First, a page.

Other topics that may be covered include diet, exercise, and the environment have on quality sleep.

How effective is CBT-I?

CBT-I is an "evidence-based therapy," meaning that it's been shown to be useful in various clinical studies. Several decades of research have accumulated to show how CBT can teach individuals how to fall asleep faster, stay asleep, and feel rested throughout the day. 

While this treatment has been incredibly effective in treating insomnia, the results aren't always immediate. It takes time to acquire and practice the skills learned in therapy. 


Insomnia is a common condition that can be treated effectively with CBT-I. Working with a trained professional can help prepare the mind and body for sleep, ultimately allowing you to improve the quality and quantity of sleep. 

No parent wants to think about their child being bullied. If you’ve recently discovered that your child is a victim or suspect they might be, you may feel powerless or unsure how to go about it. By learning a few strategies and understanding what it can look like, you can help your child handle bullying.

What is bullying?

Bullying can be defined by intentional physical, verbal, or psychological torment. It can range anywhere from hitting, shoving, threatening to extort money and personal belongings. With the addition of social media usage in kids, bullies can hurt other kids online. 

Unless your child has told you that they're being bullied, it can be tough to know whether this is the case. Typical bullying symptoms include physical complaints such as tummy aches, worries and fears, and a child not wanting to go to school. Kids typically defend themselves by withdrawing or avoiding the things that cause stress.

Ask questions to get them talking about it. Try to understand which friends are supportive and get along with your child and which ones aren't. Establishing good communication should start well before bullying problems but can always be improved.

What can you do as a parent?

Once you've determined that your child is a victim of bullying, consider utilizing these 4 strategies:

  • Role-play "what If" scenarios. This is a great way to build confidence and help your child feel empowered. You can role-play the bully while your child practices potential responses until they feel confident enough to handle troublesome situations. Teach them how to speak in a confident, firm tone.
  • Maintain open communication—Check-in with them from time to time about how things are going at school. Don't be intrusive, but instead use a calm, nurturing tone, so they're not afraid to tell you if something's wrong. Emphasize that their wellbeing and safety is essential and that they can reach out to you or another adult if there are any issues.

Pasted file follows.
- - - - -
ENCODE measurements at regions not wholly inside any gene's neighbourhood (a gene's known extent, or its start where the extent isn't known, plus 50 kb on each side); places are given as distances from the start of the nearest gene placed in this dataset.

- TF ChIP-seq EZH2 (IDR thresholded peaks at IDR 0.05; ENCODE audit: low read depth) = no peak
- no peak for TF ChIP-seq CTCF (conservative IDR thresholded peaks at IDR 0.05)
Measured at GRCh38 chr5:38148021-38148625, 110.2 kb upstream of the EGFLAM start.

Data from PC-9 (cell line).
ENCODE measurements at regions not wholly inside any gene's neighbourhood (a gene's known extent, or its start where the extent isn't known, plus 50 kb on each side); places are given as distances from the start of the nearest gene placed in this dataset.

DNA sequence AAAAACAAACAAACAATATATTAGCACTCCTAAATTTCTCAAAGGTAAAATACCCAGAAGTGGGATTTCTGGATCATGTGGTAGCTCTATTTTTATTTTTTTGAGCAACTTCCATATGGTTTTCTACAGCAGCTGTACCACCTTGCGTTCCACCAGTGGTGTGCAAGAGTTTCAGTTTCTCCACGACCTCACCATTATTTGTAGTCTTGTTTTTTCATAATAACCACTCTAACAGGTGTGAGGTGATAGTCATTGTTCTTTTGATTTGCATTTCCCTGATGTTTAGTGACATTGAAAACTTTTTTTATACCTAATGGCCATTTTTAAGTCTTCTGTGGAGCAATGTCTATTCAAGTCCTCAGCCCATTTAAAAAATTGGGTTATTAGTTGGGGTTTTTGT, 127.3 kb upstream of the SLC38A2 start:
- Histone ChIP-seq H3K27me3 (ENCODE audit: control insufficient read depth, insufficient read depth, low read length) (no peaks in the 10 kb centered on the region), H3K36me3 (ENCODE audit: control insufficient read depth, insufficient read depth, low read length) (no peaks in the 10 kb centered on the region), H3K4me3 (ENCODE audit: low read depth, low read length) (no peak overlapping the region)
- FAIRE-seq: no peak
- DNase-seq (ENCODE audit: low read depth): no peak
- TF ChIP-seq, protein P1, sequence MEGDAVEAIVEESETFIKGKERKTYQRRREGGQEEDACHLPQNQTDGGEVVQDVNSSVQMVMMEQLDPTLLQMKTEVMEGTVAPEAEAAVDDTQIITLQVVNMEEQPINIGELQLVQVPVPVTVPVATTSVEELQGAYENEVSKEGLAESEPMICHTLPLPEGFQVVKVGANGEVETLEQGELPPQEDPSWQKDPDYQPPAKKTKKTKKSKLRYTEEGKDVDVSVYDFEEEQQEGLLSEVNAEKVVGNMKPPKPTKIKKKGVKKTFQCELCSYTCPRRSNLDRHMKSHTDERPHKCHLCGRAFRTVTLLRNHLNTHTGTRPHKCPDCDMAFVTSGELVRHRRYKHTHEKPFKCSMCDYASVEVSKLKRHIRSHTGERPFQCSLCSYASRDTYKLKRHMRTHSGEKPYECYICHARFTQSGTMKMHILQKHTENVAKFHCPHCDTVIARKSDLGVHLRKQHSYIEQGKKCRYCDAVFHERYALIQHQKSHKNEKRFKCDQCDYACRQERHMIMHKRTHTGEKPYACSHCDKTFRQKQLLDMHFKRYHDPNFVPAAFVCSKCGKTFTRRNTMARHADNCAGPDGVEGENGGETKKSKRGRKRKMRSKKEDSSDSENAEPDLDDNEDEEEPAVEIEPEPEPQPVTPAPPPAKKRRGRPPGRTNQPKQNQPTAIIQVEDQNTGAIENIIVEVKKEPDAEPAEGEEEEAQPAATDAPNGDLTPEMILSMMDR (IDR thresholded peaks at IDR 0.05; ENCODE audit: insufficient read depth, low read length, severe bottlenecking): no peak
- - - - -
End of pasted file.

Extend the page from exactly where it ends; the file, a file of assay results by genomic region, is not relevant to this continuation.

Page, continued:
• Restore their confidence. Being bullied can feel embarrassing, demeaning, and scary. If serious enough, it can affect your child’s mental health. Tell your child the unique qualities you admire about them and continue to talk to them about how they feel. If possible, create opportunities for playdates and social interactions with other friends you trust to be kind to your child to rebuild their social confidence. This process can take time, and your child will need your support!
  • Be supportive. Please remind your child that it's not their fault and they're not alone. Teach them how to identify their feelings to communicate about what's going on, which may require you to talk about your feelings. Your child being picked on or teased shouldn't be accepted. Helping your child deal with a bully will build confidence and prevent a difficult situation from escalating.

While you may find some of these tips helpful, there isn't a clear cut solution to bullying. Working with a licensed and compassionate therapist can also help improve self-esteem, provide resources, and help inform you and your child about what you can do in dealing with your unique situation.

About Insight Therapy

Insight Therapy is a professional mental health private practice located in Champaign - Urbana. Insight Therapy offers individual therapy, couples counseling, family counseling, and professional mediation services to clients of all ages and issues.

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Contact Information

Insight Therapy, LLC
3362 Big Pine Trail
Suite A
Champaign, Illinois 61822

Phone: (217) 383-0151
Fax: (217) 633-4555

Practice Areas

Depression, Anxiety, Trauma, Addiction, Couples Counseling, Eating Disorders, Sexual Abuse Survivor, School Anxiety, Women's Issues, Relationship Issues, BiPolar Disorder, Personality Disorders, Family Issues, Couples Counseling, Mediation, and more!